Why was platinum-iridium used to make the kilogram? (FAQ - Mass & Density)
Platinum-iridium was chosen as the material for the kilogram for a number of reasons.
Its high density (approximately 21.5 g/cm3) means the artefact has a small surface area and therefore the potential for surface contamination is minimised. Its high density also means that it displaces a smaller amount of air than a kilogram of less dense material (stainless steel or brass for example). The weight-in-air of the kilogram (or any mass standard) depends to some degree on the density of the air in which it is weighed because the air (or any fluid in which it is weighed) exerts a buoyancy effect that is proportional to the volume of the artefact. Minimising the volume of the weight minimises the effect of a varying air density on the weight of the artefact.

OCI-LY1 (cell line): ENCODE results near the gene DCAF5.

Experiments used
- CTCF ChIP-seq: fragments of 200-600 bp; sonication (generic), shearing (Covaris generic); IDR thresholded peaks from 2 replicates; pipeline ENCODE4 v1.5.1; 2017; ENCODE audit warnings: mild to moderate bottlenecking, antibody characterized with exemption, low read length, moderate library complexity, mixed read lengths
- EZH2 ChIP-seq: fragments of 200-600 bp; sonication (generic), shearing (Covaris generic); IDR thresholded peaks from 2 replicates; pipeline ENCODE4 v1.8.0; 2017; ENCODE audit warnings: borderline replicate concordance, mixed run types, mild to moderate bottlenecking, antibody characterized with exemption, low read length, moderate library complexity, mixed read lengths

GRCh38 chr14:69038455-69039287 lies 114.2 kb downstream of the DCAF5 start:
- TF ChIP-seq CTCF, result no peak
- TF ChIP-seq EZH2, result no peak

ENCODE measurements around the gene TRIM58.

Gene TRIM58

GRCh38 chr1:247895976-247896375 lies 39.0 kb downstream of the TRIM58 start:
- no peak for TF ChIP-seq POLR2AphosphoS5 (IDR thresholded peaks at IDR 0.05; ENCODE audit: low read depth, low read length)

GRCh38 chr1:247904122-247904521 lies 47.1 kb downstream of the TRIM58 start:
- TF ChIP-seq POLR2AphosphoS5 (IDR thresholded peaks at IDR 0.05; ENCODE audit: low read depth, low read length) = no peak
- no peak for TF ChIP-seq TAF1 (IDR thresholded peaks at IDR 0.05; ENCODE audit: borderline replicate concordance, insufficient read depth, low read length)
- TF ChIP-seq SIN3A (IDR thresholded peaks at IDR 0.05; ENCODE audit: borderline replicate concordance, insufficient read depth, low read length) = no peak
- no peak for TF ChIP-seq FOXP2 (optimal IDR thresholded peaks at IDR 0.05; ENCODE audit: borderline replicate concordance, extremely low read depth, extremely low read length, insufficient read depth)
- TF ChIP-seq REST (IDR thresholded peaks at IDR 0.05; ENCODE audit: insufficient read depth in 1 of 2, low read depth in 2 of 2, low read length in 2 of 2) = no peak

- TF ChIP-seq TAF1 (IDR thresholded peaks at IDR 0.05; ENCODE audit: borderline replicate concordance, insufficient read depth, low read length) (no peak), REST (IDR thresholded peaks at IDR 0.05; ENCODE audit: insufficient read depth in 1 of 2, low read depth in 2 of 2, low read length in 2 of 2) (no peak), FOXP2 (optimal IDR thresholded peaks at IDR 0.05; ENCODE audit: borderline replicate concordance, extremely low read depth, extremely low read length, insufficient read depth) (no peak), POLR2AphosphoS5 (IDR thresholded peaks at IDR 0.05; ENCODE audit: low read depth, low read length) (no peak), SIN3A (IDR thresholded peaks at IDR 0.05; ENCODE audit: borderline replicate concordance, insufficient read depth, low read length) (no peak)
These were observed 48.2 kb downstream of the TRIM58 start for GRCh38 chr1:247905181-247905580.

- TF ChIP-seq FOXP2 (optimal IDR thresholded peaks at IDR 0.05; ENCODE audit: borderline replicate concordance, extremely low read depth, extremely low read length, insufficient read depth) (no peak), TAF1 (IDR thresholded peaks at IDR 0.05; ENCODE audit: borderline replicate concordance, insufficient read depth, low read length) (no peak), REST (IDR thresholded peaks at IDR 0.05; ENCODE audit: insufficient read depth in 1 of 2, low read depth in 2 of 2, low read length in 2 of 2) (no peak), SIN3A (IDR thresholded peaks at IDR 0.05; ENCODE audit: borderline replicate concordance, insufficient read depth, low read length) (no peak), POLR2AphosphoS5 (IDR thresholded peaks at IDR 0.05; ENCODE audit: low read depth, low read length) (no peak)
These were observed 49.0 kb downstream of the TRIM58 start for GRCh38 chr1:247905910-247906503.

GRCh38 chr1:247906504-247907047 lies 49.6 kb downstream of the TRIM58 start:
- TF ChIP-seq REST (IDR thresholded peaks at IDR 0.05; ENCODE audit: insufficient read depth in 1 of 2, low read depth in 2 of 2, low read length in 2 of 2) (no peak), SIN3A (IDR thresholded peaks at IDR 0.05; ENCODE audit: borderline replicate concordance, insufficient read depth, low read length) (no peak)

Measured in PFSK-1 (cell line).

The relatively inert nature of the material also minimises surface contamination and enhances the mass stability of the artefact. Platinum and its alloys are reasonably easy to machine, enabling a good surface finish to be achieved on the artifact that again reduces the effect of surface contamination. The addition of 10% iridium to the platinum greatly increases its hardness and so reduces wear.
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